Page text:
The first public library in Walsall was a subscription library established in 1800 by Thomas Bowen, the Unitarian minister, in his house in Rushall Street. By 1813 it had been moved to a room at Valentine & Throsby's stationery shop in High Street. (fn. 48) A permanent library was built in Lichfield Street in 1830-1. It is a stuccoed building of Greek Doric design, fronted by a tetrastyle portico. (fn. 49) It originally contained a large hall, divided into news and reading rooms and surrounded by a first-floor gallery. It soon became dilapidated, and in 1847 was sold to C. F. Darwall, clerk to the magistrates. It was in use as a savings bank in 1851, but between 1853 and 1855 Darwall adapted it to contain the county court offices and a lecture hall on the ground-floor and a freemasons' hall on the first floor. (fn. 50) After the sale to Darwall the library and news-room were transferred to J. R. Robinson's printing works at the Bridge; they remained there until 1875 when the library was dissolved and the books were presented to the free library. (fn. 51) A second subscription library was established in 1898 and dissolved in 1903. (fn. 52)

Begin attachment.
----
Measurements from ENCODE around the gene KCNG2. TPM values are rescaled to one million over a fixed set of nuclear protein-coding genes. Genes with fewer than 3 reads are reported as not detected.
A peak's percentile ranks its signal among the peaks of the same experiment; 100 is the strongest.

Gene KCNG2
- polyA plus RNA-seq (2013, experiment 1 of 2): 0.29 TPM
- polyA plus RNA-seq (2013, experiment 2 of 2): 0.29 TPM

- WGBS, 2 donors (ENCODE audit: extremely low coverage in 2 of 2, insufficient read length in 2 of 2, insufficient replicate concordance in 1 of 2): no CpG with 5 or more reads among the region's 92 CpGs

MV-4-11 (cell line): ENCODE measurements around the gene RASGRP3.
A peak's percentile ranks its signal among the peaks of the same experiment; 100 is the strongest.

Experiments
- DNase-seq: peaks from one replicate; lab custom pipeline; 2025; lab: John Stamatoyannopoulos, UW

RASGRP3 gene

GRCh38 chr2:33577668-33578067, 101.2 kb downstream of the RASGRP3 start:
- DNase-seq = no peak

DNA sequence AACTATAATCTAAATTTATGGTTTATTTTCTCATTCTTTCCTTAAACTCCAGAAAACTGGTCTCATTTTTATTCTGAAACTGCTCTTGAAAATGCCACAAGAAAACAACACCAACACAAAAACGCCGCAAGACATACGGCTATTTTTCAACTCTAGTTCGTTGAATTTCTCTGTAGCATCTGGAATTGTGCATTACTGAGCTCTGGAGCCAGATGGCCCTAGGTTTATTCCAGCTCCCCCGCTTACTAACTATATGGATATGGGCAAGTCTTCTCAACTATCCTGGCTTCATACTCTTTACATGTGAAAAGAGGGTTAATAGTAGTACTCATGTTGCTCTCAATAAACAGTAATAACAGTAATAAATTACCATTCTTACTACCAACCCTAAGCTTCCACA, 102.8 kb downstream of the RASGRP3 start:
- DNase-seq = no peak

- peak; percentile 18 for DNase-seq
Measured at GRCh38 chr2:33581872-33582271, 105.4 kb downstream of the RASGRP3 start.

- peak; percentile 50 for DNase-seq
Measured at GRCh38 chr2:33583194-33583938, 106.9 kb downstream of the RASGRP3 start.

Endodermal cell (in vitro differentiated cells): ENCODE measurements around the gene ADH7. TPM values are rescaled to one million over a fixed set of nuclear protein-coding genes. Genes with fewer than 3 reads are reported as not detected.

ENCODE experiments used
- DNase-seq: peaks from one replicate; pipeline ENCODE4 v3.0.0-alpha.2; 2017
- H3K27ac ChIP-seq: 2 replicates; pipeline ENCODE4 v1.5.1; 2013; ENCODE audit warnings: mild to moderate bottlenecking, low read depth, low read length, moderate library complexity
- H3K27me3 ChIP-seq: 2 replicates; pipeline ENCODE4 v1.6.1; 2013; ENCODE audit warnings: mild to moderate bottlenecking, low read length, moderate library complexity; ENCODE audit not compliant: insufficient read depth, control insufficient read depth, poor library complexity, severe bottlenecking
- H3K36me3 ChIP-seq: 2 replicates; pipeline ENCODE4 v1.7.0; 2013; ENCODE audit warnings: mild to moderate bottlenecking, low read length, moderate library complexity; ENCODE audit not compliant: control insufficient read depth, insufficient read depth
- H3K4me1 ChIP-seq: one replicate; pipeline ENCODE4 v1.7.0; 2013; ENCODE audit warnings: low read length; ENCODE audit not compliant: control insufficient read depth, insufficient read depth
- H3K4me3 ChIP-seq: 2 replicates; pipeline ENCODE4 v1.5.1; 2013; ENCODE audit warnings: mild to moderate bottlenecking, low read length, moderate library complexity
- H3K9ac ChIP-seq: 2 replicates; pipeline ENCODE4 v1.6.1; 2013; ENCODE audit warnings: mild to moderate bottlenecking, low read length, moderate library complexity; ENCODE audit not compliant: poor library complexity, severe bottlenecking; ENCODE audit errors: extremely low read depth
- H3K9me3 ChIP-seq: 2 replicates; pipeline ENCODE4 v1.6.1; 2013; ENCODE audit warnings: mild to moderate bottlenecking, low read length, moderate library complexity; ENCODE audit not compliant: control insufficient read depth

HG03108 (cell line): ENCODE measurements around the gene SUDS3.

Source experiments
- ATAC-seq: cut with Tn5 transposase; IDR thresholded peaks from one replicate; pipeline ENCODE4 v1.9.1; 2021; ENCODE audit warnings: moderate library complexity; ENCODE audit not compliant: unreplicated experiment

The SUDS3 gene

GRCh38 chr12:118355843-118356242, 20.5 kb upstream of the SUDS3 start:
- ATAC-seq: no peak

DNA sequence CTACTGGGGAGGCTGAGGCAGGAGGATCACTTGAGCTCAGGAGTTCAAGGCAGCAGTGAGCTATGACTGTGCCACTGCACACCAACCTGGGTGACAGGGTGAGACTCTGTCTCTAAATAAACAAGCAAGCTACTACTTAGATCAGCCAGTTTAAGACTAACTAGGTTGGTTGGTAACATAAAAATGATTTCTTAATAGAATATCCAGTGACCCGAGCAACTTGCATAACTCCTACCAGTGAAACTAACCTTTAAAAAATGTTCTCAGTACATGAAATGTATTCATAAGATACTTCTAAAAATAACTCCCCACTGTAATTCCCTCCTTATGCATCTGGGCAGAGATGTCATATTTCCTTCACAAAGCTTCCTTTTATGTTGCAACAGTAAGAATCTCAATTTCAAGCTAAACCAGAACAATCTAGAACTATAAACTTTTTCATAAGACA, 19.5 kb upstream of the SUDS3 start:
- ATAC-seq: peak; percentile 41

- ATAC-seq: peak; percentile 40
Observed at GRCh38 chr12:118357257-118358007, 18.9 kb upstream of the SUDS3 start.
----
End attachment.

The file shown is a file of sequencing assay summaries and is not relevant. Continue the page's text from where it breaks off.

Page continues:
Walsall adopted the Free Libraries Act in 1857, and a library building was opened in Goodall Street in 1859. Designed by Nichols & Morgan, it is of brick in a Renaissance style. (fn. 53) In 1872 it was converted into a news-room, and a library and reading room was built over it. (fn. 54) The building was extended in 1887, and in 1890 the upper room was converted to contain an art gallery, museum, and reference library. (fn. 55) It was replaced in 1906 by the present library in Lichfield Street, built with funds given by Andrew Carnegie. (fn. 56) The new building is of brick with stone dressings and was designed in a Baroque style by J. S. Gibson of London. (fn. 57) Open access was introduced in 1931. (fn. 58) In 1965 an extension was built and named the E. M. Flint Gallery after the chairman of the borough's library and art gallery committee; it included an art gallery and rooms for lectures and exhibitions. (fn. 59) In 1967-8 a museum of leathercraft was established there with items lent by the Museum of Leathercraft in London, which transferred its entire collection to Walsall in 1971. (fn. 60) In 1974 the first-floor of the original building was reorganized as a gallery housing the Garman-Ryan art collection, given by Lady (Kathleen) Epstein in 1973. (fn. 61) The first branch library in Walsall was established in Harrison Street, Bloxwich, in 1872. (fn. 62) It later moved to the public buildings in Station Street built in 1882-4. (fn. 63) Separate accommodation for the library was provided in 1948 in a temporary structure in Pinfold. (fn. 64) The present library in Elmore Row was opened in 1960; an extension containing a hall used as a theatre and lecture room was opened in 1964. (fn. 65)